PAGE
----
Abstract

Leo S. Jones spent four months in jail, accused of a probation that had long since expired. His incarceration was illegal. It was also preventable.

In this essay, I describe the unique data collection project that identified Mr. Jones’ case. Then, I analyze the various individual, institutional, and systemic practices that contributed to Mr. Jones’ illegal incarceration. I show how an investigation of Mr. Jones’ case led to the discovery of widespread latent errors that may have adversely affected innumerable other detainees. I conclude by explaining what this case reveals about how data collection and analysis can improve public defender practice.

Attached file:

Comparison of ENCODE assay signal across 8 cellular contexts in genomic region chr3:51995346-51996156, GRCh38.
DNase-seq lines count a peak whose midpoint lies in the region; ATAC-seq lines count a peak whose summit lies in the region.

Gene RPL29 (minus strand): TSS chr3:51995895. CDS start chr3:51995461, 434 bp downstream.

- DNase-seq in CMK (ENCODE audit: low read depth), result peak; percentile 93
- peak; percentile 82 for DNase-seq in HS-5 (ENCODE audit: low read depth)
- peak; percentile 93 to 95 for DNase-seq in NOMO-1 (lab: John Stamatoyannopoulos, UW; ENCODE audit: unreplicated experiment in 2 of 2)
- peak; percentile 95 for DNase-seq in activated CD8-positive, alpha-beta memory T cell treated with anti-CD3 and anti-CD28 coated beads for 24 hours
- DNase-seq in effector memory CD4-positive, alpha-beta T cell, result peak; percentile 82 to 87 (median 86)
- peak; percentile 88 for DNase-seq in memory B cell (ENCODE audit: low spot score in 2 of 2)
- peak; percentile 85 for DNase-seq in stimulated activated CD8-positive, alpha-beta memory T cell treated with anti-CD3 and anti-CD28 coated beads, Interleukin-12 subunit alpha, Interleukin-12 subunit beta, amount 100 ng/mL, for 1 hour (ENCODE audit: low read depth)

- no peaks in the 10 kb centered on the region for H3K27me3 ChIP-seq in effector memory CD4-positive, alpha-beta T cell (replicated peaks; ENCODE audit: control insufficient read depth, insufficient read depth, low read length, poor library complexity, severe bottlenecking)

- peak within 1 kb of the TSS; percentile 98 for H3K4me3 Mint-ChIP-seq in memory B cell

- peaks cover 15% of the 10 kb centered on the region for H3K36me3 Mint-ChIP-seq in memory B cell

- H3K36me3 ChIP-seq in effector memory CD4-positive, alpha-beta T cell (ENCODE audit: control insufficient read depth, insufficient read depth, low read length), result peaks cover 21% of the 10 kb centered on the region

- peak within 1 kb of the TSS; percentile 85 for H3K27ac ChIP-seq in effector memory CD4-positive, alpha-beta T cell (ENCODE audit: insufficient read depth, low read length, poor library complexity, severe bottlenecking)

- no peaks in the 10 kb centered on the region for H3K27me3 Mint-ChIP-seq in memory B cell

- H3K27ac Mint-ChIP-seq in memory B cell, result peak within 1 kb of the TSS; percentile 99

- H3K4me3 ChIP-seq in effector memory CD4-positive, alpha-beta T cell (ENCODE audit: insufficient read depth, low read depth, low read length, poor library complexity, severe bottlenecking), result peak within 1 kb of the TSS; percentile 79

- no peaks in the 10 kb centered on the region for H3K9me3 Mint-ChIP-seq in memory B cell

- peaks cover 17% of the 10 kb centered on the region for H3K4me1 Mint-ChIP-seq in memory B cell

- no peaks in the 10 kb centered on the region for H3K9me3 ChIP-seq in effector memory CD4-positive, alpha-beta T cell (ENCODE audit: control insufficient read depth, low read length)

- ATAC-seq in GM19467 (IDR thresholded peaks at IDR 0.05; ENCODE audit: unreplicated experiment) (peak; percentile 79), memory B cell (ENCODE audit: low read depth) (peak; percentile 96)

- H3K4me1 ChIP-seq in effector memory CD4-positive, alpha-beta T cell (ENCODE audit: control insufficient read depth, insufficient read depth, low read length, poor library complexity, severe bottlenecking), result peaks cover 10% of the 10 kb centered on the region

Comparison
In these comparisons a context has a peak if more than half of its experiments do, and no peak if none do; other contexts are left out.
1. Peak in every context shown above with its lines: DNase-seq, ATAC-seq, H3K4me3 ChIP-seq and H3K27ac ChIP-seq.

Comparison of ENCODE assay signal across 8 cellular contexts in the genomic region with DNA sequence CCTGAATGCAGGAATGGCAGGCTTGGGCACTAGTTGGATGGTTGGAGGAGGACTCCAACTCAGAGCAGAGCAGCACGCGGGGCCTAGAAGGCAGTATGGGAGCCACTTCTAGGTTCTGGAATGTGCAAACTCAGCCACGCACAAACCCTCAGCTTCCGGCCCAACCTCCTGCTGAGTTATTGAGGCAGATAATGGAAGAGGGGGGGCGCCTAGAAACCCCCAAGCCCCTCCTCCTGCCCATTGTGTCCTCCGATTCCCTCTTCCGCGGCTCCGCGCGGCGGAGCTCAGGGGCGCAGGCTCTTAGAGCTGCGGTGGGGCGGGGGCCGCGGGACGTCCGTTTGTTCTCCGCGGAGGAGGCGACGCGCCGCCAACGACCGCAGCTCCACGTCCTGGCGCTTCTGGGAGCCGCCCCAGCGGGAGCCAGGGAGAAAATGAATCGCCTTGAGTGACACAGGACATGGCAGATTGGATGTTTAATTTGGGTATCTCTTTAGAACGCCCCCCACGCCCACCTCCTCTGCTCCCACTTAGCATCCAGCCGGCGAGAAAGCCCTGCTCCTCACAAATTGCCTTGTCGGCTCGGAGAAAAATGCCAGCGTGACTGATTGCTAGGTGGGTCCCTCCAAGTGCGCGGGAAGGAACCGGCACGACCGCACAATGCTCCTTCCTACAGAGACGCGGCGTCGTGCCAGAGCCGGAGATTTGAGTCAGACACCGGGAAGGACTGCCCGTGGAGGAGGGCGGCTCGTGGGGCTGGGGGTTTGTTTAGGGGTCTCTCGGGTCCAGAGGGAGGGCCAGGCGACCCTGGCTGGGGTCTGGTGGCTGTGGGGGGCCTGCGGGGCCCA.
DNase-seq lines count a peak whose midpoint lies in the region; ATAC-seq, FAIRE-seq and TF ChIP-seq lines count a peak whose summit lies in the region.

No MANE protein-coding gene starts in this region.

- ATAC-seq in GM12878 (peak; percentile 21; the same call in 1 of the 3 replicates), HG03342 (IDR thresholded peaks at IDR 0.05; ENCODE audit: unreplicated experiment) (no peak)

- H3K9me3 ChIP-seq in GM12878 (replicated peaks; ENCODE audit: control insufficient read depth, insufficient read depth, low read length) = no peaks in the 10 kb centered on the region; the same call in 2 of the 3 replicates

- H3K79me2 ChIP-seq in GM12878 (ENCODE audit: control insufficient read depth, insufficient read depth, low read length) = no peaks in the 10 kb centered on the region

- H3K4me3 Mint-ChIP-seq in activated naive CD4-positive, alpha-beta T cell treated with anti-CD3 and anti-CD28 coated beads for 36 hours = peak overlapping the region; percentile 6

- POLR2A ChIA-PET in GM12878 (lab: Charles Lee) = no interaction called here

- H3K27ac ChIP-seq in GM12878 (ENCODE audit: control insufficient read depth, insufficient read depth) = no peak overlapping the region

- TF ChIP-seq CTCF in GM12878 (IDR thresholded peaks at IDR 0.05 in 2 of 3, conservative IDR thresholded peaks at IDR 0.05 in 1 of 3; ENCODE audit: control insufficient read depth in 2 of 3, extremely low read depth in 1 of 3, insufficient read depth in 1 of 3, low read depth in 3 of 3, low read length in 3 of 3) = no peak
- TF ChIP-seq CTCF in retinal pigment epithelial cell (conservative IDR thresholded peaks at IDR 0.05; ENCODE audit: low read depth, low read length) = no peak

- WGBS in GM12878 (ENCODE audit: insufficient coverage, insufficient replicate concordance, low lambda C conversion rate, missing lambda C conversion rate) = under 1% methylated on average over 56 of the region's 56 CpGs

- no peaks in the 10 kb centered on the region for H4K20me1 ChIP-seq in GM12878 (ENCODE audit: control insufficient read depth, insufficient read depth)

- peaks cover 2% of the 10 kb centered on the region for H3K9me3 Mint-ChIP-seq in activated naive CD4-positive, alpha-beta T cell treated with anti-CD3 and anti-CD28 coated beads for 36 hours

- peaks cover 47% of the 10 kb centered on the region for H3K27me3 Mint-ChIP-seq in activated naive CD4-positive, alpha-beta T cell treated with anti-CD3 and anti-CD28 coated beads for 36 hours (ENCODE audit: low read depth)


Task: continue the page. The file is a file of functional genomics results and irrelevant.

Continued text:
Publication Title

Albany Law Review

Publication Date

2015

Document Type

Article

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